United States: Seeing a Difference -- Habitat for Humanity Int'l 1
United States: Seeing a Difference
Betty Monroy was working three jobs to afford the rent in Downey, Calif.. She was determined to stay in the Los Angeles County city so that two of her children, diagnosed with Asperger syndrome, could remain in a school with a highly rated special education program. But even with her multiple jobs, the housing she could afford suffered from termites and mold.
Then she partnered with Habitat Greater Los Angeles. And as the mother of three began to help build her Habitat home, she saw more than a house grow before her eyes.
“When we were building the house, my oldest son was the only one old enough to build,” she says. “He’s the one that has the most problems with social skills, and when we first started coming, there were all these volunteers. They all wanted to say hi to him, and that was like torture. He would just avoid the volunteers at all costs.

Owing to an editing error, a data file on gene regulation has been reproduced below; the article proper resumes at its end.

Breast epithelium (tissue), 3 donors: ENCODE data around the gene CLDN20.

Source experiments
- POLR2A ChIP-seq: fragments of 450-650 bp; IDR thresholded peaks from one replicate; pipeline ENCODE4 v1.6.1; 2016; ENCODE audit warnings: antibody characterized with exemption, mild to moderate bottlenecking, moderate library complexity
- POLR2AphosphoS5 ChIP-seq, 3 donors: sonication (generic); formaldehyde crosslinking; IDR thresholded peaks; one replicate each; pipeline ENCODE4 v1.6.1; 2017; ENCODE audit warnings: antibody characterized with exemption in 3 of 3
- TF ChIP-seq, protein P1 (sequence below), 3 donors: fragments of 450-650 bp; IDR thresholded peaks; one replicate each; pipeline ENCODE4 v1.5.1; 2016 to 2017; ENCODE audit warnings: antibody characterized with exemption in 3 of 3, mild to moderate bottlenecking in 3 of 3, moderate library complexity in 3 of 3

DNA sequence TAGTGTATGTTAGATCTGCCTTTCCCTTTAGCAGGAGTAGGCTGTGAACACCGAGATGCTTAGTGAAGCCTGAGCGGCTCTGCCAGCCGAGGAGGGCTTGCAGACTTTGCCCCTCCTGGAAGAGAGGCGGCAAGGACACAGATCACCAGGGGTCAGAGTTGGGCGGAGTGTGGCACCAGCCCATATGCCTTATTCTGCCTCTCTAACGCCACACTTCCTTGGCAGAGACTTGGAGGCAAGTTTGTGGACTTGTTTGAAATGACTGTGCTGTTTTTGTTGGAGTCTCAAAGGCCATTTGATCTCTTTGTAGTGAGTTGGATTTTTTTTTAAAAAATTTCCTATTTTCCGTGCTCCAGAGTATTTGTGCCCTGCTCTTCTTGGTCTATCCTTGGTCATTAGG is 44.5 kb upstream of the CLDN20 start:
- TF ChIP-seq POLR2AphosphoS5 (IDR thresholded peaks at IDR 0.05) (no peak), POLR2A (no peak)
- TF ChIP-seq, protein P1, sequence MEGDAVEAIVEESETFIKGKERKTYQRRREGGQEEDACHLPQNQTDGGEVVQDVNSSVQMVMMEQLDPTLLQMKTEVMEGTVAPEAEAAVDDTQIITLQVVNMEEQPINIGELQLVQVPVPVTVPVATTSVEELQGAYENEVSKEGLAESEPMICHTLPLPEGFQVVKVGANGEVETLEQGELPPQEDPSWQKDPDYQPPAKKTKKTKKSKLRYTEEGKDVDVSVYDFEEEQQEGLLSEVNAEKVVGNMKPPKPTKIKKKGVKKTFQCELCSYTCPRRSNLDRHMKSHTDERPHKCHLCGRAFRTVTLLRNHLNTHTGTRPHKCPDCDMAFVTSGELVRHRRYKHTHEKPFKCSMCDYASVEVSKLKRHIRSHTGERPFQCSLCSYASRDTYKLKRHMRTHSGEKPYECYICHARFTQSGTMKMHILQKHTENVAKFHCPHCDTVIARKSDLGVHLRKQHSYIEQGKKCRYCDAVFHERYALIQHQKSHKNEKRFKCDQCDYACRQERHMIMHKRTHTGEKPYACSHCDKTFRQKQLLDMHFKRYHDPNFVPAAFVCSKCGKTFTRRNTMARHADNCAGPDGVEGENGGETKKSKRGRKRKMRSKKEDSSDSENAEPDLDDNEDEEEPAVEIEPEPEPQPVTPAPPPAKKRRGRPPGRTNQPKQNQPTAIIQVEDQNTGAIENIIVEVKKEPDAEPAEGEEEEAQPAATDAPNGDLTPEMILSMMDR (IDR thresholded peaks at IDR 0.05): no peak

“As time went by and he started getting invested in it, he changed and started accepting people talking to him. Not only that, but he would guide them on tours of the house and show off the things he’d been building. Toward the end, he was very talkative and very proud of his house. He’s really come out of his shell quite a bit.
“Whenever there’s an opportunity to build, I try to take him,” she continues. “He understands about paying it forward, and he enjoys it, and he goes and builds.”
Betty’s Habitat house is built to gold-level LEED standards for energy efficiency. The savings mean she can once again afford to offer her kids fresh fruits and vegetables, a luxury she had foregone in the old house.
“Every day is a blessing, and every day we thank God, thanks to Habitat,” she says. “It’s an amazing thing.”